Evaluating the exclusion and non-target effects of shade netting on apple orchards

Project Overview

Project Type: Graduate Student
Funds awarded in 2017: $23,678.00
Projected End Date: 11/30/2018
Grant Recipient: Washington State University
Region: Western
State: Washington
Graduate Student:
Principal Investigator:
Dr. Elizabeth Beers
Washington State University


  • Fruits: apples, general tree fruits


  • Pest Management: integrated pest management, physical control

    Proposal abstract:

    With apple orchards shift towards high density production, sun-burn has become a major threat to fruit quality and cosmetic appearance. Growers have tried many tactics to reduce sunburn, ranging from sprayed sunscreens to overhead misting systems. Recently, newer orchards are being equipped with shade netting structures to reduce direct sunlight. While helping to prevent sun damage, these netting structures could also be effective barriers to invasive pests such as the brown marmorated stink bug (BMSB) (Halyomorpha halys, Stål). Since its introduction into the United States, this pest has caused catastrophic losses to mid-Atlantic apple growers, and insecticides have not proven to be very useful. Although nets may successfully exclude BMSB, they could disrupt biological control by preventing natural enemies from entering the orchards. Successful implementation of netting could ensure long lasting and highly productive orchards, especially if shade netting can be used to prevent BMSB from establishing. We aim to answer this question with ­­­three main objectives: 1) Determine the effectiveness of different shade net structures in excluding stink bugs; 2) Quantify the effects of netting on natural enemies and secondary pests of apple orchards; 3) Inform growers and the public on the role of netting in sustainable orchard systems. We will accomplish these objectives by collaborating with two apple orchardists in central Washington and utilizing two experimental apple plots provided by the WSU Tree Fruit Research Extension Center. In each research block, scaled-down replicas of commercial netting structures will be installed; 16 cages were already built in 2015 in the experimental apple plots. In the private plots, barriers at the interface of the natural habitat and the orchard will be constructed. Using captured E. conspersus, since BMSB has not established yet, we will conduct mark and recapture studies to determine the cages exclusion abilities. Coinciding with this will be weekly sampling experiments, which will quantify the nettings effects on resident pests and their natural enemies. Along with these experiments there will be an elaborate outreach program promoting cooperation with current researchers, local orchardists, and public organizations. We will send updates of our findings to the nationally recognized StopBMSB.org website, in addition to updating the WSU TFREC website (treefruit.wsu.edu) with current information on netting and stink bugs. Furthermore, we will distribute brochures on how to identify the invasive stink bug and information on the new, environmentally sustainable, netting in orchards.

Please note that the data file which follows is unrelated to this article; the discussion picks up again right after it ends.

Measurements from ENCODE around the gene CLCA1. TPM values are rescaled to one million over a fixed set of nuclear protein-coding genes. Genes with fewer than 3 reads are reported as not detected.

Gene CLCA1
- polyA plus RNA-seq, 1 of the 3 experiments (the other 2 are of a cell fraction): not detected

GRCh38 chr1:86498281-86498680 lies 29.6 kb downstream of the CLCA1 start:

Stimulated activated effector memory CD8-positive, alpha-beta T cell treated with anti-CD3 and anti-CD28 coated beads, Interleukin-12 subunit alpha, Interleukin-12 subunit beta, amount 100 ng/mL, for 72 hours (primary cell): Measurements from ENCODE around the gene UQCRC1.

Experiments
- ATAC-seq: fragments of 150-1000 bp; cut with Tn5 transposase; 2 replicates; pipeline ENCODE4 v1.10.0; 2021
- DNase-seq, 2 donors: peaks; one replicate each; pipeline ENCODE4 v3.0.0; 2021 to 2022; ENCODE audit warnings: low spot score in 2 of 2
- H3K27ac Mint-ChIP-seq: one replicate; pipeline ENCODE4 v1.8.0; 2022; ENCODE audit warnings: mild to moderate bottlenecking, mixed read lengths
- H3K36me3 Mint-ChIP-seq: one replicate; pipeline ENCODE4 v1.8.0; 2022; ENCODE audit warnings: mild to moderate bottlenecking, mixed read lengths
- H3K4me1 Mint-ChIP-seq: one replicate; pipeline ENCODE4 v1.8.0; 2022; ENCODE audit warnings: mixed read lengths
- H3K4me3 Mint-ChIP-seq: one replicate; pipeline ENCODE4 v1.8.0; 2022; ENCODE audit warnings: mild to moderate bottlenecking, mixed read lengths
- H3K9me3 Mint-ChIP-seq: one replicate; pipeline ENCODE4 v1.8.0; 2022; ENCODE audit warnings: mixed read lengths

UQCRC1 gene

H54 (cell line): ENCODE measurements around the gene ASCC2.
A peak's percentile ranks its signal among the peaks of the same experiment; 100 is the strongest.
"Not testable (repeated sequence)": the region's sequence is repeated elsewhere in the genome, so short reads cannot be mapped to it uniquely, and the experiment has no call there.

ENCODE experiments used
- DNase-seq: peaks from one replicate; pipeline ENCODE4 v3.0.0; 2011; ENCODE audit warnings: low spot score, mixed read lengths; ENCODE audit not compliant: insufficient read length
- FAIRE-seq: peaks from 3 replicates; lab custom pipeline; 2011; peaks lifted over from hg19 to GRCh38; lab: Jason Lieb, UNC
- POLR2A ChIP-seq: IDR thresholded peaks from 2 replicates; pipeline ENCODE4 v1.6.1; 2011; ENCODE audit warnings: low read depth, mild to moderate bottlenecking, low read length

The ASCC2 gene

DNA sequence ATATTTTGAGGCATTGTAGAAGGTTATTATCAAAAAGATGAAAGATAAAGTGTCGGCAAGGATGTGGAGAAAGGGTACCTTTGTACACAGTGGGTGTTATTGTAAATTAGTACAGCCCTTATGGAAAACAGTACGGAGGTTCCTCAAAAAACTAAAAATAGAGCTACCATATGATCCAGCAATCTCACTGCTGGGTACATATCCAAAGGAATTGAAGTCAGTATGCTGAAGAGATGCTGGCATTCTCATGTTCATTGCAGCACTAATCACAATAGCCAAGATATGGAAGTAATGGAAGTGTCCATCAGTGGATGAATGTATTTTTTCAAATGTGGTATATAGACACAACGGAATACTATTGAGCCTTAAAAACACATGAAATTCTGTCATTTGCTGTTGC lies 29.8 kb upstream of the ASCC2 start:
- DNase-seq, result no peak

Project objectives from proposal:

    Objective 1: Determine different shade net structures effectiveness at excluding stink bugs.

    Objective 2: Examine the effects of shade netting on resident pest and natural enemies in apple orchards.

          (i). Sub-Objective 2a: Monitor resident pest and natural enemy densities inside and outside the cages.

          (ii). Sub-Objective 2b: Measure ambient air temperature and humidity inside and outside the cages.   

          (iii). Sub-Objective 2c: Conduct choice and no-choice tests with netting material on parasitoids.

    Objective 3: Inform growers and the community of the effects of netting in orchards.

          (i). Sub-Objective 3a: Create online media focused on BMSB and netting implementation in orchards.

          (ii). Sub-Objective 3b: Update the WSU website and StopBMSB.org with our current research and findings.

          (iii). Sub-Objective 3c: Develop and distribute brochures on BMSB and shade netting at the community center and local environmental agencies.  


    Any opinions, findings, conclusions, or recommendations expressed in this publication are those of the author(s) and do not necessarily reflect the view of the U.S. Department of Agriculture or SARE.